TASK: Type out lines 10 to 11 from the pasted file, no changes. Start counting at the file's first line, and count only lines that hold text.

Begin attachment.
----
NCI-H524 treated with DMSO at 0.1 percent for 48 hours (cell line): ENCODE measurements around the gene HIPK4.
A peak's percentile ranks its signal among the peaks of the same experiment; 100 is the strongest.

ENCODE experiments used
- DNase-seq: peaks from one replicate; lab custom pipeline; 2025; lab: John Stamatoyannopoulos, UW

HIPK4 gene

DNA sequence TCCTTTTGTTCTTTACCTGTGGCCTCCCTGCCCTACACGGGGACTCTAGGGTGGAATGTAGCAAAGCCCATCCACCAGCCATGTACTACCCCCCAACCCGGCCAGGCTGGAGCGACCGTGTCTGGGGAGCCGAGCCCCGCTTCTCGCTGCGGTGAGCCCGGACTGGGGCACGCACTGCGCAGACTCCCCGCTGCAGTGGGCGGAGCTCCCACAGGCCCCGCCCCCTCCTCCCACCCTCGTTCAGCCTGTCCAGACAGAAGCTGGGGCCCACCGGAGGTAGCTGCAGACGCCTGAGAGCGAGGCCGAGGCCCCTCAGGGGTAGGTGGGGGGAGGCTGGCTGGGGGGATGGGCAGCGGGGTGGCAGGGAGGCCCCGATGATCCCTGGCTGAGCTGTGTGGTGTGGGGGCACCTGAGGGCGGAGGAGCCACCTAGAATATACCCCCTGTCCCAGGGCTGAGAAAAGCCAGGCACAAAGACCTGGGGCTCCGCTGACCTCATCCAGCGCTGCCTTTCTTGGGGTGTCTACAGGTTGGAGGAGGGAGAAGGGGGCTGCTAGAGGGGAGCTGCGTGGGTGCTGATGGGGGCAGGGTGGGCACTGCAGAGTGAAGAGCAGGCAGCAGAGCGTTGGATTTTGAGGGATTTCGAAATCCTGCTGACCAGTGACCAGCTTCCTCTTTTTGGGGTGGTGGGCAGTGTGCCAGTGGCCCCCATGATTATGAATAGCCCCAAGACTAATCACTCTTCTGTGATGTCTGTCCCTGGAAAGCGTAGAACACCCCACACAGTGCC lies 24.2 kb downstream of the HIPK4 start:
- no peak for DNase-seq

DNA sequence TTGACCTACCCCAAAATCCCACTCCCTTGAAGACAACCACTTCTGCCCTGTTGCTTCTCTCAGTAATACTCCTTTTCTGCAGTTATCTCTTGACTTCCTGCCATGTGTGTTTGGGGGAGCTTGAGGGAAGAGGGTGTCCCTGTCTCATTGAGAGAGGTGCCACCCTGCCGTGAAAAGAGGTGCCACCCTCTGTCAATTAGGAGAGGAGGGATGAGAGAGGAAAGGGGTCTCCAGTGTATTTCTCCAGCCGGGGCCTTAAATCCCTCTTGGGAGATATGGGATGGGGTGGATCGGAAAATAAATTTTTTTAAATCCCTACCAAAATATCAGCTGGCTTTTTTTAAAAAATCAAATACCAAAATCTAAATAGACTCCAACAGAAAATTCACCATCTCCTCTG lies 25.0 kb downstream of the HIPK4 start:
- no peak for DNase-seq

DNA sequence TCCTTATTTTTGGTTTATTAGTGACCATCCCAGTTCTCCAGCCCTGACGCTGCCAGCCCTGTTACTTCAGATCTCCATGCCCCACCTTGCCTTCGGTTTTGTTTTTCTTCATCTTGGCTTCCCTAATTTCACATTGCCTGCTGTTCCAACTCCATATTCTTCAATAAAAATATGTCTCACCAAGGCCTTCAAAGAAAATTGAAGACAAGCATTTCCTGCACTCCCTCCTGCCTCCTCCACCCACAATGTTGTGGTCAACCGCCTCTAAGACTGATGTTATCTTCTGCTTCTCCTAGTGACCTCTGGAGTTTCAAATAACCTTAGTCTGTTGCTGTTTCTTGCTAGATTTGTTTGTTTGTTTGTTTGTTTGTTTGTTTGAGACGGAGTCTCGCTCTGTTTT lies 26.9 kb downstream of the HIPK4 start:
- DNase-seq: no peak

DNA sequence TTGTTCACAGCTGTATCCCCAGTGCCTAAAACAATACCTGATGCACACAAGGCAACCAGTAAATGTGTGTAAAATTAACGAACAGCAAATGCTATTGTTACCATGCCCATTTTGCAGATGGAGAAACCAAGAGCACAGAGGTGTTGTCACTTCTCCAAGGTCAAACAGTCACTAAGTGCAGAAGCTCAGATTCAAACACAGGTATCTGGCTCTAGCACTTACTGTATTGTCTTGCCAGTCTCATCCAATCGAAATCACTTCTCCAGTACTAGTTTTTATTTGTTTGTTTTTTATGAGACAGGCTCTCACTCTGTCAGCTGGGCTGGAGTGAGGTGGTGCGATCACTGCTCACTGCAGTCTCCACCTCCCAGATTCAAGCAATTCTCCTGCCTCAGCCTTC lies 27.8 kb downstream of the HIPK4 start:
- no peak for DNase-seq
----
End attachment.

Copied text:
DNA sequence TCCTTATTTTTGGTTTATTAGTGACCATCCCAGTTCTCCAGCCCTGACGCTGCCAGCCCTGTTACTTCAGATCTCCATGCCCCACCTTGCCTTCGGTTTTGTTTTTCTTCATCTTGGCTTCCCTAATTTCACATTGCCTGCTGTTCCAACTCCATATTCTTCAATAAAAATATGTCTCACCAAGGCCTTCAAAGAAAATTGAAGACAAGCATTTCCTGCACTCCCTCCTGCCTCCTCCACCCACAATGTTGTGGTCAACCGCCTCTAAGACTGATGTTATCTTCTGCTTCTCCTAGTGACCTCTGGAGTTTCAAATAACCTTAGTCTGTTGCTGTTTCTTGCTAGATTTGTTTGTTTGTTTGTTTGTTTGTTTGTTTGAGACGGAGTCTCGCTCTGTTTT lies 26.9 kb downstream of the HIPK4 start:
- DNase-seq: no peak